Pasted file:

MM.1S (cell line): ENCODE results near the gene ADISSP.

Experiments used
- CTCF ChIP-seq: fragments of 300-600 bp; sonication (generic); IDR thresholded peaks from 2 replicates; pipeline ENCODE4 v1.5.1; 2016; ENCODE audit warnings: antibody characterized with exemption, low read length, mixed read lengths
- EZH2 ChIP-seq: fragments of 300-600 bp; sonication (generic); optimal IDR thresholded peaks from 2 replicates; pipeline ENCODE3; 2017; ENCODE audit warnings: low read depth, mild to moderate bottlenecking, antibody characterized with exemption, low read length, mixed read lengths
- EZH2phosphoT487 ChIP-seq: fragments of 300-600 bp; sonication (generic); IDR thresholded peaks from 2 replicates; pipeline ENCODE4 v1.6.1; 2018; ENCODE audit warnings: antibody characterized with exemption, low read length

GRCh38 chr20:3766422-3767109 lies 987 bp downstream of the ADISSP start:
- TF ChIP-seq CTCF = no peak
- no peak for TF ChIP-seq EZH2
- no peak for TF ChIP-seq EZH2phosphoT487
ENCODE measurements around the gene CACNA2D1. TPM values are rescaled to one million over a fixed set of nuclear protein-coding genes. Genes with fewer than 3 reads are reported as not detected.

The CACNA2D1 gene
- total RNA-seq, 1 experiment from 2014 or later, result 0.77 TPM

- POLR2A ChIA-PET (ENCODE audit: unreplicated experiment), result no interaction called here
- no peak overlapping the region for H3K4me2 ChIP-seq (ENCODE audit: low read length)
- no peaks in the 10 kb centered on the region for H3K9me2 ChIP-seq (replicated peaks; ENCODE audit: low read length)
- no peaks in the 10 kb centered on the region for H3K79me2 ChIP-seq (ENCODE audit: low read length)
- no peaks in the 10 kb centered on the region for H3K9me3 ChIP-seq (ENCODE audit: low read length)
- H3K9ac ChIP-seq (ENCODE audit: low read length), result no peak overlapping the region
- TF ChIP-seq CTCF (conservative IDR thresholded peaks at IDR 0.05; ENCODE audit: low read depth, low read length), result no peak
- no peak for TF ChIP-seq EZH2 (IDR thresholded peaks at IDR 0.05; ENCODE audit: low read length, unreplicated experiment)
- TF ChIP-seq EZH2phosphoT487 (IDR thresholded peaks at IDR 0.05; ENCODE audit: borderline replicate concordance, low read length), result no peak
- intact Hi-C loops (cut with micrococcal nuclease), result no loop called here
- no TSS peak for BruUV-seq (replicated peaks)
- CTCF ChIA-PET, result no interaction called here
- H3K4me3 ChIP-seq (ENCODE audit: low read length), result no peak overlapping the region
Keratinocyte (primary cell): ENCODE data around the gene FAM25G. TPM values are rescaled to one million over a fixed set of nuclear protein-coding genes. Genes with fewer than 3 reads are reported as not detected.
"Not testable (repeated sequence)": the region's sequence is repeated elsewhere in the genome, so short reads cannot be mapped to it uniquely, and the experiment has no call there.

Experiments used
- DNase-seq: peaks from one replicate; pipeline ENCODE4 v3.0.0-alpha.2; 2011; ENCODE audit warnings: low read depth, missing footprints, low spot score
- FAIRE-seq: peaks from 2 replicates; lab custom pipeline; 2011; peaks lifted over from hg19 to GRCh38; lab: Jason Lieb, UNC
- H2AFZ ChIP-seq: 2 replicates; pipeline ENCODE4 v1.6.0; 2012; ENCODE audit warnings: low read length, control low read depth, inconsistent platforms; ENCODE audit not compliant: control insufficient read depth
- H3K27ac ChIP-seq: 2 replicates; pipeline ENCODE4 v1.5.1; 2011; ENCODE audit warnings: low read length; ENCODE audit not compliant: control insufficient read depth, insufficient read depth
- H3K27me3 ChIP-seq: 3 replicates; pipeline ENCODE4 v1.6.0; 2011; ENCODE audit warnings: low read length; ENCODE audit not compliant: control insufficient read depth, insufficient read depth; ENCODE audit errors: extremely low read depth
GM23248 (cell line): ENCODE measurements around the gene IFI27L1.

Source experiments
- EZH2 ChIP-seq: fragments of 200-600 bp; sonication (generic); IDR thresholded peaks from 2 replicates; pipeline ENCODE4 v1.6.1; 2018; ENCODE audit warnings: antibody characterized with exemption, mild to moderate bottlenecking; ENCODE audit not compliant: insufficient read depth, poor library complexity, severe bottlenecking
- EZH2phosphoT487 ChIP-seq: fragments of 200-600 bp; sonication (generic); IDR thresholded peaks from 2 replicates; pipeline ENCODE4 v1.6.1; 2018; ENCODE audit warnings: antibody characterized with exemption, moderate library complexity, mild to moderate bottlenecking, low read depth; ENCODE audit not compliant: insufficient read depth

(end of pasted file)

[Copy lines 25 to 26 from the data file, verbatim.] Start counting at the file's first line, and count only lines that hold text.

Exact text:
- H3K4me3 ChIP-seq (ENCODE audit: low read length), result no peak overlapping the region
Keratinocyte (primary cell): ENCODE data around the gene FAM25G. TPM values are rescaled to one million over a fixed set of nuclear protein-coding genes. Genes with fewer than 3 reads are reported as not detected.